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The purpose of this paper is to test a catering theory by examining impacts of minority shareholders’ pressures on earnings management (EM), and attempt to answer: what is the role of minority shareholders participation (MSP) in corporate governance? and does MSP serve as an external monitor to managers, or does it put excessive pressure on them?Design/methodology/approachUsing a novel online voting data set in China’s stock market, the author constructs the measure of MSP, and regress the EM on MSP. To address the endogeneity, the author introduces propensity score matching and difference-in-difference methods, instrumental variables, and Heckman estimation to show that the results are robust to different specifications and alternative measures.FindingsThe author documents that: MSP plays limited role in external monitoring; and firms facing high MSP levels tend to manage earnings more actively. In addition, information asymmetry, proposals’ importance, managerial incentives, and CEO financial expertise significantly affect firms’ catering behaviors.Originality/valueThis paper contributes to different strands of the literature. First, the finding significantly supports the catering hypothesis from a new perspective of EM. Second, the author contributes to a hotly debated issue in corporate governance: whether minority shareholders should be granted increased participation in corporate decisions? The results also provide timely empirical evidence for government regulators who are concerned about the costs and benefits of granting minority shareholders direct control over corporate decisions.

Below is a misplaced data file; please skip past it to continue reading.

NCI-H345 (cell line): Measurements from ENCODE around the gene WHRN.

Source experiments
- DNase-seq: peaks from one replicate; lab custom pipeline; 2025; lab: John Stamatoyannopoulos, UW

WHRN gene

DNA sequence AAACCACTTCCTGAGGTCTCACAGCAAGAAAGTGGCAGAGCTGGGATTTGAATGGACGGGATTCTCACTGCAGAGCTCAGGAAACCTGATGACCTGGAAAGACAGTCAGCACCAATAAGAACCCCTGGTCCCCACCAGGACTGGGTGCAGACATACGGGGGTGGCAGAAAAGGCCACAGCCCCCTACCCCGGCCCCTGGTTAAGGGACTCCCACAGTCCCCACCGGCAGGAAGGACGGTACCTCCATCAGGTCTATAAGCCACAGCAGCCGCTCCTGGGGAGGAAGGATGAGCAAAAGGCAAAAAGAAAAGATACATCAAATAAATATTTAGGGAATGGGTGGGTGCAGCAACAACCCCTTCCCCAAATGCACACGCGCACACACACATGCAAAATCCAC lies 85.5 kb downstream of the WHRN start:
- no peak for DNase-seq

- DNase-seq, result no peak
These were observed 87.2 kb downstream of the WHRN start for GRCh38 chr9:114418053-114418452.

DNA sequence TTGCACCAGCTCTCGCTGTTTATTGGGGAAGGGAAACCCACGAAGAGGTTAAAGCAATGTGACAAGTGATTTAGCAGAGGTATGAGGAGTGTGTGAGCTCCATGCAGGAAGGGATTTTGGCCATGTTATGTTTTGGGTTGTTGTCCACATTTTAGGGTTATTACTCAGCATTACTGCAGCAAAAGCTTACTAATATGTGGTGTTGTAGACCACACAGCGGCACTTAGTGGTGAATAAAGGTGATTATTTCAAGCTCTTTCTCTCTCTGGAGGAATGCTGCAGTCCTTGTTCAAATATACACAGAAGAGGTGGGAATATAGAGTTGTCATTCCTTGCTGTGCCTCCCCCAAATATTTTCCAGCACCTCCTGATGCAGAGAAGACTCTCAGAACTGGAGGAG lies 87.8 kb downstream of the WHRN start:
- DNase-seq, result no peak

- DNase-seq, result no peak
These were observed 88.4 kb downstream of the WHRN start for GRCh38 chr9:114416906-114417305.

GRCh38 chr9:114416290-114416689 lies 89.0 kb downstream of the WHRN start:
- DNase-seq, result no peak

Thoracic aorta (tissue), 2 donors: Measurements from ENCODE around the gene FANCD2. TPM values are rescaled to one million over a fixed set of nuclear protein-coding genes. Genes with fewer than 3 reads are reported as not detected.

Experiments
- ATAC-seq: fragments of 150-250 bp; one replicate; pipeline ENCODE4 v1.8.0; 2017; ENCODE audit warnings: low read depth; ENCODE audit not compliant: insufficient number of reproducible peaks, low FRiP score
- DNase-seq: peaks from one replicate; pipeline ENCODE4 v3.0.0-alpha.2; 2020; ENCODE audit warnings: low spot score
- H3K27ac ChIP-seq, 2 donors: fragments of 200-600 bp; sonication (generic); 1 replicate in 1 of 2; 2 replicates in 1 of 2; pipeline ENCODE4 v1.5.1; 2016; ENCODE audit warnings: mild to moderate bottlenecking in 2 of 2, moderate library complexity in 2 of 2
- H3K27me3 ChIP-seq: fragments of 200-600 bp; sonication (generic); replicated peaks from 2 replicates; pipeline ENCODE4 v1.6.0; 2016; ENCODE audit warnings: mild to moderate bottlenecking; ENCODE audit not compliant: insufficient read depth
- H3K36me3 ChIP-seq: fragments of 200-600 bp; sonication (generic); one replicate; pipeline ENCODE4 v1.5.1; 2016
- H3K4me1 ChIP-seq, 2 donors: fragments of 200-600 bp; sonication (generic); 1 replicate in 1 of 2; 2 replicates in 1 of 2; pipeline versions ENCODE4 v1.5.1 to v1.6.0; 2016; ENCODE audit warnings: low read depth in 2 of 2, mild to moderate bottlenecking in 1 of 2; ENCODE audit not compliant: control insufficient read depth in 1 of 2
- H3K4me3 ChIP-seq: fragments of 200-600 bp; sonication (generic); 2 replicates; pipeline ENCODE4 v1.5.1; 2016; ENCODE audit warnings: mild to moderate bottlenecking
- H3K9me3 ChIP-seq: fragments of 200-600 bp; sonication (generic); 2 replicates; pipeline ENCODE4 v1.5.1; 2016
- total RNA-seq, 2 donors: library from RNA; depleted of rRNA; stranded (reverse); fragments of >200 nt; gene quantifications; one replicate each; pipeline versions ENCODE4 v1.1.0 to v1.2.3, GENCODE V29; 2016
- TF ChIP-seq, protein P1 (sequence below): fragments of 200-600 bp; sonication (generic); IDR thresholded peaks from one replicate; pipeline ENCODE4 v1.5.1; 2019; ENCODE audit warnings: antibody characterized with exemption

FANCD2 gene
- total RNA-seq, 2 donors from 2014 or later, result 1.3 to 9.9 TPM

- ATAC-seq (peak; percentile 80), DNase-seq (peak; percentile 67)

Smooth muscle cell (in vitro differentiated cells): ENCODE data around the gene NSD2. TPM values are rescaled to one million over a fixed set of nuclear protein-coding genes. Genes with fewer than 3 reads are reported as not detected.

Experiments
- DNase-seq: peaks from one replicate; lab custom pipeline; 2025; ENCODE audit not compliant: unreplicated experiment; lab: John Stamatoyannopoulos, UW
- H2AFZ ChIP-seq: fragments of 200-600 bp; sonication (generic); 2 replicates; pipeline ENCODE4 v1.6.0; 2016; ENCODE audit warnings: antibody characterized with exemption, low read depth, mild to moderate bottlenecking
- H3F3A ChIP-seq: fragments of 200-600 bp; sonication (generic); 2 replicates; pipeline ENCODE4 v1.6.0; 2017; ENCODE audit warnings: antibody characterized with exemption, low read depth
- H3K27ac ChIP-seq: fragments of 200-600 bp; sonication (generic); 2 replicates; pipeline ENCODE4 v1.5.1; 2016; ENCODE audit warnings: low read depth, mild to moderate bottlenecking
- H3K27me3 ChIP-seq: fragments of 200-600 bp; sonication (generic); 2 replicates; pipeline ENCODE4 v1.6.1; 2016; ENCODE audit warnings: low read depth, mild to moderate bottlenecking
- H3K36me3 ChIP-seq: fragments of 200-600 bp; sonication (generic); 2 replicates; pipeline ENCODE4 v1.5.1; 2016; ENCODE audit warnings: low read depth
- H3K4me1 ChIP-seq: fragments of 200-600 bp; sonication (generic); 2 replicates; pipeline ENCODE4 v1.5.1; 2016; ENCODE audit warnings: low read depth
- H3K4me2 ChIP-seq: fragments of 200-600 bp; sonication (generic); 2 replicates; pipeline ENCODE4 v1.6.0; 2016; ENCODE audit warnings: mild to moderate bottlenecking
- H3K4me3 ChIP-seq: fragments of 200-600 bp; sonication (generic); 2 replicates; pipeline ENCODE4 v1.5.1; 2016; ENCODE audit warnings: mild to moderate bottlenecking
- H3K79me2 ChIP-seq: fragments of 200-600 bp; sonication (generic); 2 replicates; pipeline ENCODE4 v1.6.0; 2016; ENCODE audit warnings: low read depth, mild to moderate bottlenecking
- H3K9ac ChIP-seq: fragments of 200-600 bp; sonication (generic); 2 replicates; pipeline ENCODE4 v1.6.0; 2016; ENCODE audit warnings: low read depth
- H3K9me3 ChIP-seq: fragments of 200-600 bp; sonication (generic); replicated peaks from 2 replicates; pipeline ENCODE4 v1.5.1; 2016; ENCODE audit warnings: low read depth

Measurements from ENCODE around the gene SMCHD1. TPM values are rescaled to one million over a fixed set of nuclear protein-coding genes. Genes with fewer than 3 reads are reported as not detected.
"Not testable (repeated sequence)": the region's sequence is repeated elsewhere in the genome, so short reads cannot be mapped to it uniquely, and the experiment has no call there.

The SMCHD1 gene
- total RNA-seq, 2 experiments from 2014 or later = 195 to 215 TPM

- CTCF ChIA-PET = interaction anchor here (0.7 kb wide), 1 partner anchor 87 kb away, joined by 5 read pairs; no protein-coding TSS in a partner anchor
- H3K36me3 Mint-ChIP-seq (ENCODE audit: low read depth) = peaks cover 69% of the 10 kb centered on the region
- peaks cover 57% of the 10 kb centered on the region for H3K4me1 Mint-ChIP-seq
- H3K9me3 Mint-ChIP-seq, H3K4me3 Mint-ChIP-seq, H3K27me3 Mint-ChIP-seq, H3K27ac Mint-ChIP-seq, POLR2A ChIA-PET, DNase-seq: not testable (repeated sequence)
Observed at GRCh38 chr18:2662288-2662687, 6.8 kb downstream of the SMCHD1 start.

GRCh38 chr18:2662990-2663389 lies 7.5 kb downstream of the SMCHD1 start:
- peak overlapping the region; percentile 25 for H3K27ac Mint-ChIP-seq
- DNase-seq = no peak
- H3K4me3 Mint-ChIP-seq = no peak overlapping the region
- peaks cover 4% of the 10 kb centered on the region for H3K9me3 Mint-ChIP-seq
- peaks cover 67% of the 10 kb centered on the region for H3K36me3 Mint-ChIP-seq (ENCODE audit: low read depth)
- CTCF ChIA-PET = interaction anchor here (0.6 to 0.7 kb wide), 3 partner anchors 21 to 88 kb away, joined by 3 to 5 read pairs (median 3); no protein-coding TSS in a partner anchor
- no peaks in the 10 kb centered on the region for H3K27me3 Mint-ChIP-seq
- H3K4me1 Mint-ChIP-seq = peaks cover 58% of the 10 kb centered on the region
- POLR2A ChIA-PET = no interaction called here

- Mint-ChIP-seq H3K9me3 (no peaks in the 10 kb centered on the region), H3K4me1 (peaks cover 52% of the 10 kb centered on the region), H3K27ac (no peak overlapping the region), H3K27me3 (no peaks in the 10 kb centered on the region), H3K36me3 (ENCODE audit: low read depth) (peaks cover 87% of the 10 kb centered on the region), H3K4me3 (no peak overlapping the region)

China Finance Review International – Emerald Publishing
Published: Feb 20, 2019
Keywords: China; Earnings management; Catering theory; Minority shareholder participation; Online voting; G32; G34
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